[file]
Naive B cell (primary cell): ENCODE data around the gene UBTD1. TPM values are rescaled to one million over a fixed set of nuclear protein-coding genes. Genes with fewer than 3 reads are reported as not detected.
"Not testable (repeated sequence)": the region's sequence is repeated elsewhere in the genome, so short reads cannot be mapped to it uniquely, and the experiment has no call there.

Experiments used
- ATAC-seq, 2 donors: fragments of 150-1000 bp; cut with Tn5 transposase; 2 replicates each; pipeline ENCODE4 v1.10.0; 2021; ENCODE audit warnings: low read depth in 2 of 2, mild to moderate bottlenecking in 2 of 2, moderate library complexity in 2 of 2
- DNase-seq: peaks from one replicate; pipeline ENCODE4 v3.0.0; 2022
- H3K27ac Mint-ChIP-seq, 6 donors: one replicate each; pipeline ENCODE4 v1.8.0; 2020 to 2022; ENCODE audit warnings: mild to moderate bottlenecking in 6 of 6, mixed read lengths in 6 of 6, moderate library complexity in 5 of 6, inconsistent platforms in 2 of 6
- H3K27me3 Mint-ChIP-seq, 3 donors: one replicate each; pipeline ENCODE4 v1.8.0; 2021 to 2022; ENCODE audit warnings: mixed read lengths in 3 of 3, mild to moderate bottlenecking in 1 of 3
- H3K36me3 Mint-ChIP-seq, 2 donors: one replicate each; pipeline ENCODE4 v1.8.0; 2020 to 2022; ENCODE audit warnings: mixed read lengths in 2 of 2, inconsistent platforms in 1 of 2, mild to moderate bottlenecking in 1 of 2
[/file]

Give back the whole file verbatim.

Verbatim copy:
Naive B cell (primary cell): ENCODE data around the gene UBTD1. TPM values are rescaled to one million over a fixed set of nuclear protein-coding genes. Genes with fewer than 3 reads are reported as not detected.
"Not testable (repeated sequence)": the region's sequence is repeated elsewhere in the genome, so short reads cannot be mapped to it uniquely, and the experiment has no call there.

Experiments used
- ATAC-seq, 2 donors: fragments of 150-1000 bp; cut with Tn5 transposase; 2 replicates each; pipeline ENCODE4 v1.10.0; 2021; ENCODE audit warnings: low read depth in 2 of 2, mild to moderate bottlenecking in 2 of 2, moderate library complexity in 2 of 2
- DNase-seq: peaks from one replicate; pipeline ENCODE4 v3.0.0; 2022
- H3K27ac Mint-ChIP-seq, 6 donors: one replicate each; pipeline ENCODE4 v1.8.0; 2020 to 2022; ENCODE audit warnings: mild to moderate bottlenecking in 6 of 6, mixed read lengths in 6 of 6, moderate library complexity in 5 of 6, inconsistent platforms in 2 of 6
- H3K27me3 Mint-ChIP-seq, 3 donors: one replicate each; pipeline ENCODE4 v1.8.0; 2021 to 2022; ENCODE audit warnings: mixed read lengths in 3 of 3, mild to moderate bottlenecking in 1 of 3
- H3K36me3 Mint-ChIP-seq, 2 donors: one replicate each; pipeline ENCODE4 v1.8.0; 2020 to 2022; ENCODE audit warnings: mixed read lengths in 2 of 2, inconsistent platforms in 1 of 2, mild to moderate bottlenecking in 1 of 2